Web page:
The Karachi Electric Supply Corporation (KESC) has to
cater to the power needs of around 2 million power consumers which
include 1.7 legal consumers and the remaining must be the Kunda users.
These illegal users of power at the cost of the genuine consumers really
have a killing effect both on the power supplying companies as well as
adversely affecting economic growth of the country.
According to industry sources, fed up with the
complexities of the system to get new connections or get increase the
load demand, most of the new industrial consumers are shifting over to
the self power generation by installing self-operated generators.
Obviously, this should the most worrying aspect that
electricity consumption has been the declining the share of industry in
The composition of the power consumers indicates that
Karachi is surrounded by industrial sectors all around. The main
industrial estates are the SITE industrial area in the northern part of
the city while another large industrial area is in the east Korangi
Industrial area. The West Wharf industrial area is in the South of the
city while Federal B Area and North Karachi lies in the Central part of
KESC having a capacity of 1250MW has to feed the
electricity demand of the entire domestic, commercial and the industrial
consumers from the available resources. It has to manage the shortfall
by shifting of the cap from industry to the commercial and commercial to
the domestic consumers.
Apart from the captive power plant operated by the
industrial units themselves, the current power consumption is over 500MW
while the industry has a demand to increase another 500 Mw to meet its
The industry circles are of the view that in order to
encourage and push up power consumption of the industrial sector which
is the real driver of the economy, Karachi needs yet another power plant
from 500-100- MW exclusively for industrial consumers.
This proposed plant if allowed would adequately
satisfy the power requirement of the industrial sector and save the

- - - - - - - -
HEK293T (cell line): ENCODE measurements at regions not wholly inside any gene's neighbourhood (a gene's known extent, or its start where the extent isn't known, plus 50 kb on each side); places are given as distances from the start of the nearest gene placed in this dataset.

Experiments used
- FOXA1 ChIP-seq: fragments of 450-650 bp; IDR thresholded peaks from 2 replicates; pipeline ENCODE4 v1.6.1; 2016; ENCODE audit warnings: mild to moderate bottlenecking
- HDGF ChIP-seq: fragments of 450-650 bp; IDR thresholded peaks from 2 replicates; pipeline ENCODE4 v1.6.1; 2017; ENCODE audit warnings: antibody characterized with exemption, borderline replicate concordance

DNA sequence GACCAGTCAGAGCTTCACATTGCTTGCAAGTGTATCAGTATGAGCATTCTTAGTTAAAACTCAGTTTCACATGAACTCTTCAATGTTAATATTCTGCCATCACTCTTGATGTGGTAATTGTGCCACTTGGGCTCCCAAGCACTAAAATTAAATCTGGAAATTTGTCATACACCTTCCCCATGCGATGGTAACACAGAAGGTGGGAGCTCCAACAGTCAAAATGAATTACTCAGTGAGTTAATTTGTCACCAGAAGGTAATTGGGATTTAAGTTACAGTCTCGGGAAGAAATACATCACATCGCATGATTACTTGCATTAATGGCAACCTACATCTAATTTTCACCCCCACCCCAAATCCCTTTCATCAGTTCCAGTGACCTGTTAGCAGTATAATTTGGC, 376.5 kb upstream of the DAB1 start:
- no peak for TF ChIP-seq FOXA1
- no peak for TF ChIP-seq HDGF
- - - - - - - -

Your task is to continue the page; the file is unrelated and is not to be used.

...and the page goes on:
domestic users from day to day load-shedding or breakdowns.
It may be recalled that the management of KESC had
suggested to the Ministry of Power for another power plant either in the
private sector or by KESC itself to reduce reliance on the borrowed
power from WAPDA sources. Currently, KESC has to buy electricity from
two IPPs operating in KESC's franchised area i.e. Gul Ahmed and Tapal
energy. These two IPPs are supplying around 250MW a day, besides a
nominal support from KANNUP and the Pakistan Steel. However, KESC has to
depend on supplies from WAPDA usually gives around 400MW a day to KESC
to feed its consumers.
There seems to be no outcome of the move so far.
Since the government was intended to privatize the KESC, obviously the
fresh investment in power sector should come through the private sector
which has jumped from nil to 50 per cent in power production during last
As far as consumption of electricity by industry
sector was concerned, it grew only by an annual compound rate of 1.7 per
cent during 1991-99. That resulted in its share coming down to 28 per
cent in 1999 from 36 per cent in 1991. It was only after 2002 that
industrial consumption of electricity really picked up. However, during
2002 industrial consumption of electricity grew by 5.5 per cent against
8.7 per cent in 2001, reflecting either a reduced growth of industrial
production during the outgoing fiscal year or else increase reliance on
Despite frequent increases in tariffs since the early
1990s, electricity consumption has managed to hold to a share of
approximately 10 per cent in total commercial energy consumption, with
an annual compound growth of 4.8 per cent for the period.
After registering a small increase since 1997 and a
decline in 1999, electricity consumption has shown strong positive
Consumption of electricity registered a growth in
electricity demand over the last few years can be attributed mainly to a
rise in the number of consumers as a result of village electrification
programs and sustained efforts by WAPDA to put power theft under check.
By end of 2002, the number of electricity consumers was 12.7 million as
against 11.6 in 2000.
Since the introduction of the Power Policy of 1994,
the electricity sector has undergone substantial structural changes. The
policy envisaged the participation of private sector in power generation
through new projects as well as privatization of state-owned units. It
succeeded in drawing substantial foreign investment in new power
generation projects, largely addressing the power shortages in the
As new power generation units were set up in both the
public as well as private sector, the installed capacity of electricity
generation increased from 13.0 Giga Watt (GW) in the financial year 1996
to 17.4 GW in 2000 and subsequently to 18 GW 2002.
The increase in the installed capacity of the country
during the last two years was brought about by the addition of Chasma
Nuclear Power Plant 325 MW, Chasma Hydropower Project 184 MW and Liberty
Power 235 MW.